There’d be exemptions, such as a grace period after a bereavement or during renovations. And combining the stick with a carrot, landlords could be rewarded with a subsidy if they meet a voluntary code of fitness on the properties they let. What’s needed are good landlords (and a mix of short-term and long-term tenancies), argues Rankin, and then it doesn’t necessarily matter if many of them are foreign residents.
“A good, vibrant city has young people living reasonably close to the centre,” he says. “There are a lot of character homes in Epsom and Mt Eden that could house a lot more if they were used as flats. And if you really want to keep the mansion rather than downsize and you’re pretty prosperous, you can easily afford to pay the tax in lieu of making it available to facilitate housing.”
Tell investors they’d be penalised for leaving their properties unoccupied and there would be a revolt, reckons Andrew King, executive officer of the New Zealand Property Investors Federation. “That would stick in the craw,” he says. He doesn’t buy the idea of rental incentives, either. “I don’t think that’s needed. As a taxpayer, I wouldn’t want to see my tax dollars put into something like that.”
Rental yields have been falling in Auckland, with house prices rising at a faster rate than rental returns. But King, who had bought his first home and an investment property by the age of 24, has never heard of an investor simply not bothering with tenants. “Why wouldn’t you? That really doesn’t make sense.” He reckons a lot of empty houses are owned by executives who’ve been seconded overseas and don’t want to lose their foothold in the market or have strangers living in their home. “There have always been empty properties,” he says. “If you need more houses, you build them.”
At Aspire Property Management, an agency based on the North Shore, managing director Mike Atkinson has no unoccupied homes on his list. But when a mediocre one-bedroom rental in Mt Eden came on the market for $320 a week, his phone rang off the hook.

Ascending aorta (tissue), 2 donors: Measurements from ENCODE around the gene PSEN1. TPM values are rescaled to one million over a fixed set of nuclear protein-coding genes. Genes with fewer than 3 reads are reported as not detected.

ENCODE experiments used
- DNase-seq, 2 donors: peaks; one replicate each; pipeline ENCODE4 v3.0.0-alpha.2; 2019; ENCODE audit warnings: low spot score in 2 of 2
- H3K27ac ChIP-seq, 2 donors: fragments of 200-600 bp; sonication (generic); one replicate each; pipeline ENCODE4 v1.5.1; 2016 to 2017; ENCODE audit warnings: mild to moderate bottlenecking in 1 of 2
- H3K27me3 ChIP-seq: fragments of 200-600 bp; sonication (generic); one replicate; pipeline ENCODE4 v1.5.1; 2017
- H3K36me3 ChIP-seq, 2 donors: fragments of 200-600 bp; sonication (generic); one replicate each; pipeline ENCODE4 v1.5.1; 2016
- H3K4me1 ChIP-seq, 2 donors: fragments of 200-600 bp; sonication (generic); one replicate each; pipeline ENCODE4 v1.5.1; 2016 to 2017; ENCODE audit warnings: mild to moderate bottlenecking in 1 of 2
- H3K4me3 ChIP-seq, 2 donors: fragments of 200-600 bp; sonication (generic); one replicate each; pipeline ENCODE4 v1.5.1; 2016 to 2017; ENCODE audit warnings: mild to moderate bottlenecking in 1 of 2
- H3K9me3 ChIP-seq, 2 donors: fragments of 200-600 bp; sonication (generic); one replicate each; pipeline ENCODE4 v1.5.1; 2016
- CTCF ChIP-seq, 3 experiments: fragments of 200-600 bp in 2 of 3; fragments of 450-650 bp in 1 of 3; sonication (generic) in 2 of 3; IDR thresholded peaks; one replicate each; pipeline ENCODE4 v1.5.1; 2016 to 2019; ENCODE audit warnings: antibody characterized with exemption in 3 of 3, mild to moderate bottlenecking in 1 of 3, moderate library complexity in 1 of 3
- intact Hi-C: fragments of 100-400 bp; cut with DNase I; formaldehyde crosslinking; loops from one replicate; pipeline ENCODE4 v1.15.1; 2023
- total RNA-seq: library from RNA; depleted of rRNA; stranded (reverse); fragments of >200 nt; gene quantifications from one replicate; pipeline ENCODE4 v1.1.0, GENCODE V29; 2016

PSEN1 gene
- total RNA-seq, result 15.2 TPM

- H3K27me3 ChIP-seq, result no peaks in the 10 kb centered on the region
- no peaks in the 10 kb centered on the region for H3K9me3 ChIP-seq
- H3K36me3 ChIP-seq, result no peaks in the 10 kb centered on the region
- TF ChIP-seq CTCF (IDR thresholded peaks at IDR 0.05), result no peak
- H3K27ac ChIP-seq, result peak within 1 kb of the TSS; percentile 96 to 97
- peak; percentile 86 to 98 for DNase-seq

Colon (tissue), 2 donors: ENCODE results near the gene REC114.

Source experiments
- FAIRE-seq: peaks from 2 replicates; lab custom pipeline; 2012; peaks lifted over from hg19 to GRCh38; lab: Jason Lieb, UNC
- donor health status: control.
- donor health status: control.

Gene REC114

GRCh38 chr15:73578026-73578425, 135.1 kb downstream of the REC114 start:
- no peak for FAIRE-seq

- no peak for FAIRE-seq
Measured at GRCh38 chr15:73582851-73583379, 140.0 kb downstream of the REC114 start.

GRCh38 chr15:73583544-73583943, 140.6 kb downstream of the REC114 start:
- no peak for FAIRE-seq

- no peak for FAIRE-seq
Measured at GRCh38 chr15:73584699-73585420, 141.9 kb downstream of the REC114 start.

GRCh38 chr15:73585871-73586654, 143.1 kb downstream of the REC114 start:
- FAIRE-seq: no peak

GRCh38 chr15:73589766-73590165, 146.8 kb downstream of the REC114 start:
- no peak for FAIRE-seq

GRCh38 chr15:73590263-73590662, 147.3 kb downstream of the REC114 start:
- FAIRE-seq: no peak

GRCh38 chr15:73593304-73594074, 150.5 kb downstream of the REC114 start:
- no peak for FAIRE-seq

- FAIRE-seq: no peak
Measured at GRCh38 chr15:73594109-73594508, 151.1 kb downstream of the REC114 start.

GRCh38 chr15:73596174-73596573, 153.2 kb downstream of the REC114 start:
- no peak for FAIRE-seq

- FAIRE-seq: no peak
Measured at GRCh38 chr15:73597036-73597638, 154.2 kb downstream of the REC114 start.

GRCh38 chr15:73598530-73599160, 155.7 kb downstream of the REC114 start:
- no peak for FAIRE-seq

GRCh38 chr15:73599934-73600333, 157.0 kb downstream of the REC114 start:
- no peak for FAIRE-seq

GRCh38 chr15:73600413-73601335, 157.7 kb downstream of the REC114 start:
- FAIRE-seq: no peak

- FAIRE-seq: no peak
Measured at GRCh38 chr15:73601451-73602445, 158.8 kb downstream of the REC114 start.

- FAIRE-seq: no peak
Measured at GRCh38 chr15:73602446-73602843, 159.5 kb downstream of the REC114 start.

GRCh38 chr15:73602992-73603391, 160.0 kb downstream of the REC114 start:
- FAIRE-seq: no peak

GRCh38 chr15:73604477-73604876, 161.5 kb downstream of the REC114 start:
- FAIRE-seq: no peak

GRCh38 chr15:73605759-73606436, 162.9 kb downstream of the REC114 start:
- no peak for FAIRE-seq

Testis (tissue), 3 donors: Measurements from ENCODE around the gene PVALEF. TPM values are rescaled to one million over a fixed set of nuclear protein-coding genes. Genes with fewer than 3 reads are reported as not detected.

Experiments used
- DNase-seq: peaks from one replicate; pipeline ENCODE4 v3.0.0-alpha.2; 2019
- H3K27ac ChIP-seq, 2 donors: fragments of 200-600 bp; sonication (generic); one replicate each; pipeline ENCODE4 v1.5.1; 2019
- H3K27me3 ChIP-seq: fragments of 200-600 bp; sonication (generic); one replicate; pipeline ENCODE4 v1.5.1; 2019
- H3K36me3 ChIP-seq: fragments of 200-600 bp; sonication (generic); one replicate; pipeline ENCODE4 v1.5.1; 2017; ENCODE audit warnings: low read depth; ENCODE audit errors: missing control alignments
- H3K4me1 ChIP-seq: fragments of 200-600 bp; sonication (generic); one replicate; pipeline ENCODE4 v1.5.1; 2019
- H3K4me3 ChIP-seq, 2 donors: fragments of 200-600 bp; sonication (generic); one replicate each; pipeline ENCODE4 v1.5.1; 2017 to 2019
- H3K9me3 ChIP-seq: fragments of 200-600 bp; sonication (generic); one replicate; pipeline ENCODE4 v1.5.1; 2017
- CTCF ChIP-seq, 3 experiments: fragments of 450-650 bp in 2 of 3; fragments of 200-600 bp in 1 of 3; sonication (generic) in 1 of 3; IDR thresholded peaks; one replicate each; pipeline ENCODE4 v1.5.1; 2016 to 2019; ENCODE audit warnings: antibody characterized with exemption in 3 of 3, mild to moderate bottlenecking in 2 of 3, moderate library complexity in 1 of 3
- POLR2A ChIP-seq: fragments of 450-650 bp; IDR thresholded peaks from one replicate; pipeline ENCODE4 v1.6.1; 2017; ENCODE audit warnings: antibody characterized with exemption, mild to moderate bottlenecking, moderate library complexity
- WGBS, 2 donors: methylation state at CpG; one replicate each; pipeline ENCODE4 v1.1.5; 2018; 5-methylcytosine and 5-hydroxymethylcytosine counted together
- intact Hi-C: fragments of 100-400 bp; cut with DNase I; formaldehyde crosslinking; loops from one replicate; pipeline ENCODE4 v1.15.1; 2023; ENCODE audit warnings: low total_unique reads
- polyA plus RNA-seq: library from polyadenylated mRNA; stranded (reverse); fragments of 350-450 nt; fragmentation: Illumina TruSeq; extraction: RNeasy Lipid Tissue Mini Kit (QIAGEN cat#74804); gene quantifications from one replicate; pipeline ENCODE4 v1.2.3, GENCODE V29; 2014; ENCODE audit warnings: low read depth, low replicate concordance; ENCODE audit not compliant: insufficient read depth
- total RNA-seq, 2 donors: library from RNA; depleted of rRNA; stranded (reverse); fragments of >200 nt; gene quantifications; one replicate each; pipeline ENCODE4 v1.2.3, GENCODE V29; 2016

“God, at the moment you can rent out anything,” says Atkinson, who’d like to see some of Auckland’s empty commercial buildings rezoned for apartments. “Every one of our customers is looking to get every dollar they can out of their properties.”
His take on Auckland’s “ghost” properties? Wealthy owners who split their time between multiple homes. The father of one of his friends lives on a boat but keeps a two-bedroom apartment in the Viaduct as a city crash pad. Another businessman he knows owns at least five houses, including property in Auckland, Wanaka and Mangawhai Heads.
“Don’t they say that the top 10 per cent of all real estate in the world is empty because it’s owned by people with multiple places?” he says. “In summer, you see the Saudi Arabians outside Harrods with their Lamborghinis made of carbon fibre. They all have houses in London, but only stay for a few weeks and don’t rent them out because they don’t want other people sleeping in their beds.”
However, Keith Rankin is not alone in his belief that there’s a wider social responsibility at play here. Auckland entrepreneur Selwyn Pellett won’t allow his children to borrow against the family trust to speculate on property (beyond buying their own home) because of the domino damage he sees being done to the New Zealand economy.
He tells the story of a property investor friend of his who was bidding at auction against a young couple, but pulled out after discovering they were trying to buy their first home. “We have some level of moral obligation to the next generation that the greedies aren’t taking care of. And my generation are the greedies.”
Pellett believes investors should have to pay a significantly larger deposit on each subsequent property they buy, shutting down their ability to leverage off the equity to build up a real-estate portfolio. Then, he says, slap capital gains on top of that.
“If I want to make money out of property, tax me,” he says. “It’s another form of income. And if you leave an asset empty and unproductive, you’re hammered. Why are we allowing people to land bank in situations where it’s causing economic and social disharmony? It offends me and I’m an empty nester. I look at the empty bedrooms in our house and feel guilty.”
Since the election, Labour has moved away from a capital gains tax. Instead, the party is following Australian federal government policy that restricts foreigners buying existing housing stock, although they can build or invest in new developments.